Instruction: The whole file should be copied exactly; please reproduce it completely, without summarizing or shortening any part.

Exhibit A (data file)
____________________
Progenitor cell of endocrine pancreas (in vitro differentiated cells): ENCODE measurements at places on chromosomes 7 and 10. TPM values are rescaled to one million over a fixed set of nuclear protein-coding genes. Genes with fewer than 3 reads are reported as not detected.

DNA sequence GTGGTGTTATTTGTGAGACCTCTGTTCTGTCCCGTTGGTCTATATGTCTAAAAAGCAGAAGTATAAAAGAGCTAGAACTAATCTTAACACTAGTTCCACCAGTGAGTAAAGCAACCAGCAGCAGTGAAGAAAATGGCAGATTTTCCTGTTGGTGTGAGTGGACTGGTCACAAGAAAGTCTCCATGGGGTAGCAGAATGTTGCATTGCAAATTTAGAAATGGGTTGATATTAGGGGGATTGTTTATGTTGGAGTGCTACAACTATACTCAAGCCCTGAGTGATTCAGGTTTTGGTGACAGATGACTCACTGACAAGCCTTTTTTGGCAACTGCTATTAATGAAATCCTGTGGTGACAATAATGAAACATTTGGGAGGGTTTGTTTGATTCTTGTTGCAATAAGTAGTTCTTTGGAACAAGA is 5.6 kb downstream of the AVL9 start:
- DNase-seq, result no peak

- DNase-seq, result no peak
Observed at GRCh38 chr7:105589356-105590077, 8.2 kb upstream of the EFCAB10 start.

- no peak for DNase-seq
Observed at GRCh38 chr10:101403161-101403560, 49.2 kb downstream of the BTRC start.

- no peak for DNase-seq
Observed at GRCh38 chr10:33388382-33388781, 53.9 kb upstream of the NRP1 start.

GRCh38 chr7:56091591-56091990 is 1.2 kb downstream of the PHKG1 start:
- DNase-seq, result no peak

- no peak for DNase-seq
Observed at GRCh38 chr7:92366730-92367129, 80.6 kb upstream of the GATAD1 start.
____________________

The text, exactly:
Progenitor cell of endocrine pancreas (in vitro differentiated cells): ENCODE measurements at places on chromosomes 7 and 10. TPM values are rescaled to one million over a fixed set of nuclear protein-coding genes. Genes with fewer than 3 reads are reported as not detected.

DNA sequence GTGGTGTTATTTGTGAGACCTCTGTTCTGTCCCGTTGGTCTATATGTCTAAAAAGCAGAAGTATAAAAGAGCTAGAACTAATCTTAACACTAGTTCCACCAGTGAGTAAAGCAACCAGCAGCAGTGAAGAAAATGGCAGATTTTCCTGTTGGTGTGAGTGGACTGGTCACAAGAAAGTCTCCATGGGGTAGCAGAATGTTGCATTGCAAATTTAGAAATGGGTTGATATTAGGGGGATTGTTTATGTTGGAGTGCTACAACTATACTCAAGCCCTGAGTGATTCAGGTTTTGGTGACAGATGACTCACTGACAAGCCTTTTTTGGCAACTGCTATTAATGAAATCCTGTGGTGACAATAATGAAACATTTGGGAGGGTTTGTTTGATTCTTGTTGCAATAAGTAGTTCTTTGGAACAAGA is 5.6 kb downstream of the AVL9 start:
- DNase-seq, result no peak

- DNase-seq, result no peak
Observed at GRCh38 chr7:105589356-105590077, 8.2 kb upstream of the EFCAB10 start.

- no peak for DNase-seq
Observed at GRCh38 chr10:101403161-101403560, 49.2 kb downstream of the BTRC start.

- no peak for DNase-seq
Observed at GRCh38 chr10:33388382-33388781, 53.9 kb upstream of the NRP1 start.

GRCh38 chr7:56091591-56091990 is 1.2 kb downstream of the PHKG1 start:
- DNase-seq, result no peak

- no peak for DNase-seq
Observed at GRCh38 chr7:92366730-92367129, 80.6 kb upstream of the GATAD1 start.